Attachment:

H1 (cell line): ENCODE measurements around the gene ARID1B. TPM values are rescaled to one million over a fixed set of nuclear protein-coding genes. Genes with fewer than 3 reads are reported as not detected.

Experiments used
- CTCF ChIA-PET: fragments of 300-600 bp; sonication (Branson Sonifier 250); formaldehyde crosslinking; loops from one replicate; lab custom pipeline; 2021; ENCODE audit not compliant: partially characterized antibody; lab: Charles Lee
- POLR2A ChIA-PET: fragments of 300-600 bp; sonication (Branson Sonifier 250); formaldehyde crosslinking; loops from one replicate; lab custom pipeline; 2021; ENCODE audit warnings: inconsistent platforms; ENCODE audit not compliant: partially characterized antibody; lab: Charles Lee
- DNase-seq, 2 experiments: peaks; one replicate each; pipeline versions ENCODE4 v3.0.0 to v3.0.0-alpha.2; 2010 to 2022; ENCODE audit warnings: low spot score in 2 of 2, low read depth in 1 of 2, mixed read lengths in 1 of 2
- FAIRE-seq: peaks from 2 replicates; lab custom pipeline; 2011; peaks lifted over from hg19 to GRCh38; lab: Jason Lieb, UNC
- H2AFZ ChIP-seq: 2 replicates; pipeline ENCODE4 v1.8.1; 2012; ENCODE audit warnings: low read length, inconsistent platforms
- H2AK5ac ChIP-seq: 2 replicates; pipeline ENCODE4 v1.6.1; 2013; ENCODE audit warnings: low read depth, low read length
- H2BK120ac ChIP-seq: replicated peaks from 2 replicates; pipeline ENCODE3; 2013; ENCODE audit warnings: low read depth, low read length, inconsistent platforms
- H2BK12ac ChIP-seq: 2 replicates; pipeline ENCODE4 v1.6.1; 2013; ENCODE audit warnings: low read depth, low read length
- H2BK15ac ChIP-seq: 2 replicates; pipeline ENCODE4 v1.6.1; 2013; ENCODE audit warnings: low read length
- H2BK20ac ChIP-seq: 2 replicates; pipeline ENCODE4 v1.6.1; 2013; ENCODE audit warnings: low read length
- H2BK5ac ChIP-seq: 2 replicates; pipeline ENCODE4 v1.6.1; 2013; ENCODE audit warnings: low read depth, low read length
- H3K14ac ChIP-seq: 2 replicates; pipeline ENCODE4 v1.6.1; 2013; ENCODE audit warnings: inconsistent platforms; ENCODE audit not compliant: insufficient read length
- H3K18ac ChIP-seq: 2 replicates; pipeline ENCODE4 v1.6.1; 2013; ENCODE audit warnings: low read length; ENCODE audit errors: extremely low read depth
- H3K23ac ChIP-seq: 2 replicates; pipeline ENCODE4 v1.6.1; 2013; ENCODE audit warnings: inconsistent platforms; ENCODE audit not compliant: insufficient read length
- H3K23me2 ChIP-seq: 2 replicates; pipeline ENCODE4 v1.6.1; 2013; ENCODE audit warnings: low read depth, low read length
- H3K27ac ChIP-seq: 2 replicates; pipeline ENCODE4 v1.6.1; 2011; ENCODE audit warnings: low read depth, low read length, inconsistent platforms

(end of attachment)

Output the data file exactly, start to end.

H1 (cell line): ENCODE measurements around the gene ARID1B. TPM values are rescaled to one million over a fixed set of nuclear protein-coding genes. Genes with fewer than 3 reads are reported as not detected.

Experiments used
- CTCF ChIA-PET: fragments of 300-600 bp; sonication (Branson Sonifier 250); formaldehyde crosslinking; loops from one replicate; lab custom pipeline; 2021; ENCODE audit not compliant: partially characterized antibody; lab: Charles Lee
- POLR2A ChIA-PET: fragments of 300-600 bp; sonication (Branson Sonifier 250); formaldehyde crosslinking; loops from one replicate; lab custom pipeline; 2021; ENCODE audit warnings: inconsistent platforms; ENCODE audit not compliant: partially characterized antibody; lab: Charles Lee
- DNase-seq, 2 experiments: peaks; one replicate each; pipeline versions ENCODE4 v3.0.0 to v3.0.0-alpha.2; 2010 to 2022; ENCODE audit warnings: low spot score in 2 of 2, low read depth in 1 of 2, mixed read lengths in 1 of 2
- FAIRE-seq: peaks from 2 replicates; lab custom pipeline; 2011; peaks lifted over from hg19 to GRCh38; lab: Jason Lieb, UNC
- H2AFZ ChIP-seq: 2 replicates; pipeline ENCODE4 v1.8.1; 2012; ENCODE audit warnings: low read length, inconsistent platforms
- H2AK5ac ChIP-seq: 2 replicates; pipeline ENCODE4 v1.6.1; 2013; ENCODE audit warnings: low read depth, low read length
- H2BK120ac ChIP-seq: replicated peaks from 2 replicates; pipeline ENCODE3; 2013; ENCODE audit warnings: low read depth, low read length, inconsistent platforms
- H2BK12ac ChIP-seq: 2 replicates; pipeline ENCODE4 v1.6.1; 2013; ENCODE audit warnings: low read depth, low read length
- H2BK15ac ChIP-seq: 2 replicates; pipeline ENCODE4 v1.6.1; 2013; ENCODE audit warnings: low read length
- H2BK20ac ChIP-seq: 2 replicates; pipeline ENCODE4 v1.6.1; 2013; ENCODE audit warnings: low read length
- H2BK5ac ChIP-seq: 2 replicates; pipeline ENCODE4 v1.6.1; 2013; ENCODE audit warnings: low read depth, low read length
- H3K14ac ChIP-seq: 2 replicates; pipeline ENCODE4 v1.6.1; 2013; ENCODE audit warnings: inconsistent platforms; ENCODE audit not compliant: insufficient read length
- H3K18ac ChIP-seq: 2 replicates; pipeline ENCODE4 v1.6.1; 2013; ENCODE audit warnings: low read length; ENCODE audit errors: extremely low read depth
- H3K23ac ChIP-seq: 2 replicates; pipeline ENCODE4 v1.6.1; 2013; ENCODE audit warnings: inconsistent platforms; ENCODE audit not compliant: insufficient read length
- H3K23me2 ChIP-seq: 2 replicates; pipeline ENCODE4 v1.6.1; 2013; ENCODE audit warnings: low read depth, low read length
- H3K27ac ChIP-seq: 2 replicates; pipeline ENCODE4 v1.6.1; 2011; ENCODE audit warnings: low read depth, low read length, inconsistent platforms